Ambassador Braathu spent a day in the Municipality of Decan, meeting friendly people and seeing interesting sites and projects. The day started in the office of the Mayor of Decan, Mr. Rasim Selmanaj before it continued with visits to the villages Isniq, Lebushë and Baballoqit.
In Isniq, you find the House of Culture Berit Backer, named after the Norwegian humanist Berit Backer (1947-1993), who did a field study in the village in the 1970s. Here, the Ambassador met the people of Isniq; both children and the elderly – people that Berit Backer once lived among and got to know. Mr. Braathu thanked them for the commemoration of Berit Backer, and for showing their friendship and respect to her and their gratitude to Norway. Mayor Selmanaj explained that it is important for the municipality and for the people to honor Berit Backer and to show their appreciation. As the Mayor said, it is their moral obligation to honor humanist Backer and that “her name is in the hearts and minds of the people of the community”. She was their friend. Ambassador Braathu pointed out that Berit Backer’s study – “Behind Stone Walls” - from her fieldwork in Isniq is read and studied all over the world.
The Embassy Fund supported a much needed sidewalk in the village of Lebushë. The children used to walk to school on a dangerous road with a lot of traffic. The Ambassador is very pleased that the Norwegian Embassy could help them in making their way to school safer. The day of the visit, he inaugurated the one-kilometer sidewalk, cutting the ribbon along with the Mayor, the pupils and the media. The children seemed very happy that the Ambassador came to visit them, making it a big and fascinating day.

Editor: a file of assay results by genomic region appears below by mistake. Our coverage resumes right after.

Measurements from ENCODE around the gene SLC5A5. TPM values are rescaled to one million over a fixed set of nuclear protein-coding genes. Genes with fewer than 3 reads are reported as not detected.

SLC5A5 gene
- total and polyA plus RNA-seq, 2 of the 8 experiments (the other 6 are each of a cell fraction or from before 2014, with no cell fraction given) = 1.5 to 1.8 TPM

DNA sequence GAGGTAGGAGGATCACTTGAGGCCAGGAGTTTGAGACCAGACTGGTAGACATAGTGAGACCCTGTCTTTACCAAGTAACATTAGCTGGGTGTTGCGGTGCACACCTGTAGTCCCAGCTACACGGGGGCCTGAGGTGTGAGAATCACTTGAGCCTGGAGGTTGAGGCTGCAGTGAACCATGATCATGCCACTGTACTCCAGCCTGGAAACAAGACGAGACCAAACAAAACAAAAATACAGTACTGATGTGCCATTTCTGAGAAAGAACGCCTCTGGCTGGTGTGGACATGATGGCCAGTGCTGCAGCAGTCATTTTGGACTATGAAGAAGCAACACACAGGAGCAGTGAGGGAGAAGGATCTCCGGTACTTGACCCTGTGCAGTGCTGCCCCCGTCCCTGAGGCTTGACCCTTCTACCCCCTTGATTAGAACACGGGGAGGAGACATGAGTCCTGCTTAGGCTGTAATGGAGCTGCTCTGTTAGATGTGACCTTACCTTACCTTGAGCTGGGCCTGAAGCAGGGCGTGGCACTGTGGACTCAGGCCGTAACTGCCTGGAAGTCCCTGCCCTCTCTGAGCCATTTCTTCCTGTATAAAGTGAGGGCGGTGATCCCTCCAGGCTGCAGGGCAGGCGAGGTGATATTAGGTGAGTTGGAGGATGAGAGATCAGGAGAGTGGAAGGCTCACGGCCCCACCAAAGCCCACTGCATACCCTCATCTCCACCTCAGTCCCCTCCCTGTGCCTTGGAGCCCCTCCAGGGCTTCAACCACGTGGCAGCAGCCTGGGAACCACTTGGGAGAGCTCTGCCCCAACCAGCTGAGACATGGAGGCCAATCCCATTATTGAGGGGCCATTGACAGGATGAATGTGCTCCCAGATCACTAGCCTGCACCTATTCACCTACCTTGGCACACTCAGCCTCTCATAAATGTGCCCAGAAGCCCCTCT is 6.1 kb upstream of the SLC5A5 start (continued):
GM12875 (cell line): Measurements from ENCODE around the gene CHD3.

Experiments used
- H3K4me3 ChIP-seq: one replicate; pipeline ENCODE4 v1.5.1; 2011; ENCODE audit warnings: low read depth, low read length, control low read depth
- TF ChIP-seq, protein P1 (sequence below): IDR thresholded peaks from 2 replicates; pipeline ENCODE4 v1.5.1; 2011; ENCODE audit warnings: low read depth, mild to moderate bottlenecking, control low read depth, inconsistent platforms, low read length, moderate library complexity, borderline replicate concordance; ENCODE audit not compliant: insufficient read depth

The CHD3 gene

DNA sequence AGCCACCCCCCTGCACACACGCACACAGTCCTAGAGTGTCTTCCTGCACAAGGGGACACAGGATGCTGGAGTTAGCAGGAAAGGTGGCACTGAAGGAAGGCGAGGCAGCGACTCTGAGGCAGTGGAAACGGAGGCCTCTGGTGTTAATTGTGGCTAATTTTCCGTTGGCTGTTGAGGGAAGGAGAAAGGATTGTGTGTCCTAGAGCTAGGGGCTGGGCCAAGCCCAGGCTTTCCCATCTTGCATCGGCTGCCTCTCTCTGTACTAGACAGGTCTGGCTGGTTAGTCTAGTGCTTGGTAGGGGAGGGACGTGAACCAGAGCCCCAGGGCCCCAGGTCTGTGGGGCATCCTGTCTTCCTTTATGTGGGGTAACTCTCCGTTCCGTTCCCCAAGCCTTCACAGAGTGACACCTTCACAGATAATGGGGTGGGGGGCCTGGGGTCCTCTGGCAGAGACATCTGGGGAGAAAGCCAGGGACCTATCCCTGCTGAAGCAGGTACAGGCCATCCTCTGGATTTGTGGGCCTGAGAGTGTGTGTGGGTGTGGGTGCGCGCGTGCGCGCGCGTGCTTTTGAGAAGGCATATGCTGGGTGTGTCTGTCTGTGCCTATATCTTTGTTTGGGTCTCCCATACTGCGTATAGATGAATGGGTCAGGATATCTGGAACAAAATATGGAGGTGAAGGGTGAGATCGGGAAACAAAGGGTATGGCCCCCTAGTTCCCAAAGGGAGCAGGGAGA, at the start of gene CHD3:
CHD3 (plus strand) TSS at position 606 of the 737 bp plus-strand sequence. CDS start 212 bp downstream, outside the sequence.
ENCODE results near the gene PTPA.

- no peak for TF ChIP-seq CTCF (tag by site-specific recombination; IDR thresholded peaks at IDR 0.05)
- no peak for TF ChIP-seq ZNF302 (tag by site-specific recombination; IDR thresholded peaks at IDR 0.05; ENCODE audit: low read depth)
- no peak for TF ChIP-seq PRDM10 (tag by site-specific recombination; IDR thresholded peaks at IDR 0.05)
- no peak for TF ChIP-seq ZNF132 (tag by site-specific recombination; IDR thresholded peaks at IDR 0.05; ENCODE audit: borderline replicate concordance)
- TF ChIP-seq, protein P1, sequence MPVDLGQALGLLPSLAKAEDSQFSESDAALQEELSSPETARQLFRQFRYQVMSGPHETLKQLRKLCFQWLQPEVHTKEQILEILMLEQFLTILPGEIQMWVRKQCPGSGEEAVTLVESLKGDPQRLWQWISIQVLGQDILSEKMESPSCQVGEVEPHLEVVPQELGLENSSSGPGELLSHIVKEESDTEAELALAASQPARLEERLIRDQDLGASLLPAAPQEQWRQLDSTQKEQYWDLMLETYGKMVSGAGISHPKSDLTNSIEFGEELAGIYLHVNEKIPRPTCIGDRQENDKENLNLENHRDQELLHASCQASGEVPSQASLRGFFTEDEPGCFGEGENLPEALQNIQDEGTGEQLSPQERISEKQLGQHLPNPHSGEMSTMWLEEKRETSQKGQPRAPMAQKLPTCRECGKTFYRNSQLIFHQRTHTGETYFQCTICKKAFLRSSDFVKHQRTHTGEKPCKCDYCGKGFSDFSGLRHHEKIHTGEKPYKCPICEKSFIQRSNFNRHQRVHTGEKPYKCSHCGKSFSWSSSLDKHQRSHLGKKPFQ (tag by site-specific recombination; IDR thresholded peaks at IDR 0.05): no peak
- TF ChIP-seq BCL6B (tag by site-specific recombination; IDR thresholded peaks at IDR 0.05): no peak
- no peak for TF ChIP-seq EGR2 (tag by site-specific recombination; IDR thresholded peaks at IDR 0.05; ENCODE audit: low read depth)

At a lower middle school, in a neighboring village, Baballoqit, the Ambassador participated in the opening of a sports field. This is a joint investment by the Norwegian Embassy and the Municipality of Decan. When we arrived, the children and youth were playing football and having fun. Ambassador Braathu met the children, and again, he was very happy to contribute.
Ambassador Braathu, Mayor Selmanaj and around forty men from the local village (and two women from the Embassy!) came together for lunch in the “oda” (men’s chamber) of a “kola” (house made of stone; stone walls) The food was lovely and the hospitality fantastic. “Fantastic” – a word Mr. Braathu repeated several times during the day. He thought the day in Decan, because of the nice people, was absolutely fantastic and he thanks them very much for their hospitality.
Photo: PRIOBerit Backer
Behind Stone Walls. This is the name of Berit Backer’s social anthropological study of traditional Albanian society – more concrete, the community in the village of Isniq in the 1970s. Household formation became the main focus of her field work. Up to the 1970s, Kosovo Albanians had lived in relative isolation from the rest of Europe and their society had not been affected much by globalization. The late 1970s was a turning point, with foreign influence and change. As Robert Elsie writes in the book’s preface “Berit Backer was a great friend of the Albanian people and, during the 1980s, became a leading human rights activist, in particular in defense of the cause and rights of the Kosova Albanians”. Berit, pronounced “Berita” in Albanian, received the nickname “Merita” (merit) because of the respect and reputation in which she was held by the Kosovo Albanian people for her knowledge and for her work to inform Europe about their situation.
Berit Backer’s life was brought to an end in 1993, when she was killed in Oslo by a disturbed person from Kosovo. At this time Berit Backer was working for the Norwegian Directorate of Immigration (UDI). After her death, Berit Backer’s collection of Albanian books was donated to the Ethnographic Museum in Oslo, now part of the University Museum of Cultural Heritage.
To this day, Berit Backer is much remembered and revered in the village of Isniq in Decan municipality
Berit Backer. Behind Stone Walls – changing household organization among the Albanians of Kosova (1979). Dukagjini Publishing House, Pejë 2003.